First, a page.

"For us, taking on that level of debt was certainly a concern. But prices did come down, there was a better balance in terms of sensible mortgage products and we got quite lucky.

"I now think if I waited another couple of years we might not have been so fortunate."

The duo are now getting married after Mr Wilkins popped the question as soon as they moved in.

Comments (2)

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4:02pm Mon 1 Sep 14

norman73 says...

as a person who has been saving for deposit i feel i have been screwed by the goverment as i current around 1% on my savings while house prices have gone up 12% year this has been cause by htb and low intrest and btl . If the interest rates where higher btl would also be encourge to invest in something other than houses.

I would like to remind bank of england and goverment that allthough offiical inflation figures dont include housing prices they SHOULD as we all need a roof over our heads.
as a person who has been saving for deposit i feel i have been screwed by the goverment as i current around 1% on my savings while house prices have gone up 12% year this has been cause by htb and low intrest and btl . If the interest rates where higher btl would also be encourge to invest in something other than houses. I would like to remind bank of england and goverment that allthough offiical inflation figures dont include housing prices they SHOULD as we all need a roof over our heads. norman73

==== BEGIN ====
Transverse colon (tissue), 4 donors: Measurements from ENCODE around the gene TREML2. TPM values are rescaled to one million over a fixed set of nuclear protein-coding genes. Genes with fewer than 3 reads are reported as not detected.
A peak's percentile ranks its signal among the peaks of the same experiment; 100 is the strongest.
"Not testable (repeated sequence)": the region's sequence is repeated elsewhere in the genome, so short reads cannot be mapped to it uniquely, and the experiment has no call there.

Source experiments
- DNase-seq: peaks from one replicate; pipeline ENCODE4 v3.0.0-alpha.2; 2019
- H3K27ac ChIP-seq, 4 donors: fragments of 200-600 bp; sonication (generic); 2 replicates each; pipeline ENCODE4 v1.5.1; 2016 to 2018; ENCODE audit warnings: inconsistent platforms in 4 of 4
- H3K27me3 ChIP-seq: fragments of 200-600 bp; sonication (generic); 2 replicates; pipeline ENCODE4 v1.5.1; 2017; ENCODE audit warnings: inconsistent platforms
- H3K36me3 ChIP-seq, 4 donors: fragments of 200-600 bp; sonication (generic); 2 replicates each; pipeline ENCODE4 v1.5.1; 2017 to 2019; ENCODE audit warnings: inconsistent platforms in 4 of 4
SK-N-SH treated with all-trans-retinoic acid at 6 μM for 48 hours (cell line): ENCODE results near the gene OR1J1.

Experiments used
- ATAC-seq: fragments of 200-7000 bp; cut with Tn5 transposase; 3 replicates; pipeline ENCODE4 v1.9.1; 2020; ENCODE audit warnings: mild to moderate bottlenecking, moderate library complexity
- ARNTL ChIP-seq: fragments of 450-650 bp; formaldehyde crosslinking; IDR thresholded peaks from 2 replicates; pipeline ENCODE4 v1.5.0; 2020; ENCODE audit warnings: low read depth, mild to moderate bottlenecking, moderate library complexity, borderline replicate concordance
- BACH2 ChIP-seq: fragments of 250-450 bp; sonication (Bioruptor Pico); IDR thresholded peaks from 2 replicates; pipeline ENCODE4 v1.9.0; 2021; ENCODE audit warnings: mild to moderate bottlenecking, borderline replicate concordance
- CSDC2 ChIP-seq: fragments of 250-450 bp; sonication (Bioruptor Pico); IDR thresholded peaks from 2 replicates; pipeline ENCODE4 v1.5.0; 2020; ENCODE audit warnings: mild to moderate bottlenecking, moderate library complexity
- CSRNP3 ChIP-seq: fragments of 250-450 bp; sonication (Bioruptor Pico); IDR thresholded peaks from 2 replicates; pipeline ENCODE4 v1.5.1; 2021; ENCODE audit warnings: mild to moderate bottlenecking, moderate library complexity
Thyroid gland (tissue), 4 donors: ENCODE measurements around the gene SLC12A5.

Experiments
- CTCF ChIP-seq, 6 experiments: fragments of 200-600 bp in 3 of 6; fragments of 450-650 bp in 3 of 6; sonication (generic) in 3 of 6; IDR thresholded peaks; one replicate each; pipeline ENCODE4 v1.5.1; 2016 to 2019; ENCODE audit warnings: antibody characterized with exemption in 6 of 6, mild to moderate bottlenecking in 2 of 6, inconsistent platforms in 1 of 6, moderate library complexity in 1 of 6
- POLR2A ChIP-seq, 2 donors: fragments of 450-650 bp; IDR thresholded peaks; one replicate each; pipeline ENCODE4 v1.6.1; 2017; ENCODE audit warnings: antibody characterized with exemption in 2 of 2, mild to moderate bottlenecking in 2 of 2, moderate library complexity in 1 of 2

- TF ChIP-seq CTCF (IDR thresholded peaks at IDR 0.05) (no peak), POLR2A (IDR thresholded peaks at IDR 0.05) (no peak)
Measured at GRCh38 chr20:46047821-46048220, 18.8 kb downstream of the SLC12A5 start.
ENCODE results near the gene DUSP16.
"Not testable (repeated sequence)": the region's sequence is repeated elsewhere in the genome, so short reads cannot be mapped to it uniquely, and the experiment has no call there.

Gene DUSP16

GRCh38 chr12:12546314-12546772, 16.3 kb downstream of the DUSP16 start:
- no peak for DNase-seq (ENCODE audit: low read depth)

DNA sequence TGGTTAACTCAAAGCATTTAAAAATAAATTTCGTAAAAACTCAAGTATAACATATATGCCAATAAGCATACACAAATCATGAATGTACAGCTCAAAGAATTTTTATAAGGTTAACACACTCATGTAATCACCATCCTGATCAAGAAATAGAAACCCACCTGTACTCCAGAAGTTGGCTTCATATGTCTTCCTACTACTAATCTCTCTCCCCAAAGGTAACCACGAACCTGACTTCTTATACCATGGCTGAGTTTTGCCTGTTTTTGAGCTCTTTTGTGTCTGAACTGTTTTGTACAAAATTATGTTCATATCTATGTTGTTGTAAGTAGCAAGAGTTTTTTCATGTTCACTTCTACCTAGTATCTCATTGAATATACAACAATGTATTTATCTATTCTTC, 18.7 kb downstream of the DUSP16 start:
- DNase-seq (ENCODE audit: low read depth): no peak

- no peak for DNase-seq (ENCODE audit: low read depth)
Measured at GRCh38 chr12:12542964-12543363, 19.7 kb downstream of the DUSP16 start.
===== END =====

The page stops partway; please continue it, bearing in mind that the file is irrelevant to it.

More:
• Score: 2

5:09pm Mon 1 Sep 14

Anthony Green says...

99% of buyers do not win from rising house prices, only the banks win.
Our young people canot afford to buy, hence the surge in rented houses over the last 4 years.

We need to build more houses now so that our yong people can afford to buy a home and start families.

Houses shuold not be viewed as an investment.
99% of buyers do not win from rising house prices, only the banks win. Our young people canot afford to buy, hence the surge in rented houses over the last 4 years. We need to build more houses now so that our yong people can afford to buy a home and start families. Houses shuold not be viewed as an investment. Anthony Green
  • Score: 4